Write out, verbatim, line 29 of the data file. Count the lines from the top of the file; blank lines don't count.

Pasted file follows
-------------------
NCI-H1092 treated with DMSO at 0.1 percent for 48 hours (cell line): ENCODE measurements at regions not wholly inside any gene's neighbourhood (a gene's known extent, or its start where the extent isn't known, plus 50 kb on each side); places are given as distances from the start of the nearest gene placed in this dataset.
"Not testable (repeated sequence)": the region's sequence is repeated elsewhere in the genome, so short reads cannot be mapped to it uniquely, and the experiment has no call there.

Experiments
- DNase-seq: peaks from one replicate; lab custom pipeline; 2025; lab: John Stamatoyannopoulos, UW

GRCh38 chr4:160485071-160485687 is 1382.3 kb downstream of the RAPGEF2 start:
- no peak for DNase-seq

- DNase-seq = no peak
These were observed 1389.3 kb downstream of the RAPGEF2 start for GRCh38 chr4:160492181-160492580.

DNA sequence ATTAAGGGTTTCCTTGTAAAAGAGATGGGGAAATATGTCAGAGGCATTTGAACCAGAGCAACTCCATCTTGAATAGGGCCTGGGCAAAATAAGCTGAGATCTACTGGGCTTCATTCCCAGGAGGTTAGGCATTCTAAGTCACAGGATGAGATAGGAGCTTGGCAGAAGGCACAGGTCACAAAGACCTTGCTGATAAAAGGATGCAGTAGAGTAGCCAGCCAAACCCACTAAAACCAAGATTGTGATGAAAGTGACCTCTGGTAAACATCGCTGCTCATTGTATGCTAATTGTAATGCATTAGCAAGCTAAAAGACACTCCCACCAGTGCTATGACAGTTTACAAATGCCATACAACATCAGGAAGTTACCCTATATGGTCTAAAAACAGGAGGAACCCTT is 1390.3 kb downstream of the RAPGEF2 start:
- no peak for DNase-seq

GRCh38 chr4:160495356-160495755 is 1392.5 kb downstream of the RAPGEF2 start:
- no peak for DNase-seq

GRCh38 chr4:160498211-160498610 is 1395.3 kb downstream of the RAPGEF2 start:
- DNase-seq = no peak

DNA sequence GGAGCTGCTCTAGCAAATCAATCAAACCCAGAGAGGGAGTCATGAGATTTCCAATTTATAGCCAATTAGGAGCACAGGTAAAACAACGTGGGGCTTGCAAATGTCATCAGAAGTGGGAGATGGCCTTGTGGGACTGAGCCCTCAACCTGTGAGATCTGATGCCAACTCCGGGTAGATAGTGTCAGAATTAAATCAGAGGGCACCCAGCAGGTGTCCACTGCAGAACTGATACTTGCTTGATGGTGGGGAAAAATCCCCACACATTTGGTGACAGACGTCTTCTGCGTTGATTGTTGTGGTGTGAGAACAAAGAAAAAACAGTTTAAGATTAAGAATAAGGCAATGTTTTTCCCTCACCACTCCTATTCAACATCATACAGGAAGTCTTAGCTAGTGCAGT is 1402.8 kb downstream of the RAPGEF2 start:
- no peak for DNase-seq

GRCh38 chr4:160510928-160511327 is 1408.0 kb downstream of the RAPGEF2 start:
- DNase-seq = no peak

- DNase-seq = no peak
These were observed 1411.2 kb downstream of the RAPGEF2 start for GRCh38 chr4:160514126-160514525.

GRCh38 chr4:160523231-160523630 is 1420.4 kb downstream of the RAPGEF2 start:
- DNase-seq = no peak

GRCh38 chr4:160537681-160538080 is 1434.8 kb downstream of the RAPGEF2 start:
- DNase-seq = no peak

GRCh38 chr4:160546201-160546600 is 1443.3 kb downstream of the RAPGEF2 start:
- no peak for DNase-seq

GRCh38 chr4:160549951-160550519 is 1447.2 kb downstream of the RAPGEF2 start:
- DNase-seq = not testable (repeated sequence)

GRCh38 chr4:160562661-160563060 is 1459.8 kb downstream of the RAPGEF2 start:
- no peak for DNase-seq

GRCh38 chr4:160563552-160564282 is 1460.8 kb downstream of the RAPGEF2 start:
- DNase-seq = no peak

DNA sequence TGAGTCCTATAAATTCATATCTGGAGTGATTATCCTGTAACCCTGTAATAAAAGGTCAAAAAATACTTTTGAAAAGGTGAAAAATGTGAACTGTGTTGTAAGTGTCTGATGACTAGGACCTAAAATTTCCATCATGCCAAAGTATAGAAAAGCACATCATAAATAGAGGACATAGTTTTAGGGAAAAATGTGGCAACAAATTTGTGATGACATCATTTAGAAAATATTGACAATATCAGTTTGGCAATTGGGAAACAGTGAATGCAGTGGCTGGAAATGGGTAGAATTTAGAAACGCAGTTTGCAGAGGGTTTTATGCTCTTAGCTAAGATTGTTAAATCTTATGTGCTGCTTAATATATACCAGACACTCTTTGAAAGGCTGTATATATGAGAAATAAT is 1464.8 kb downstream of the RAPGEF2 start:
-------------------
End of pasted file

GRCh38 chr4:160562661-160563060 is 1459.8 kb downstream of the RAPGEF2 start: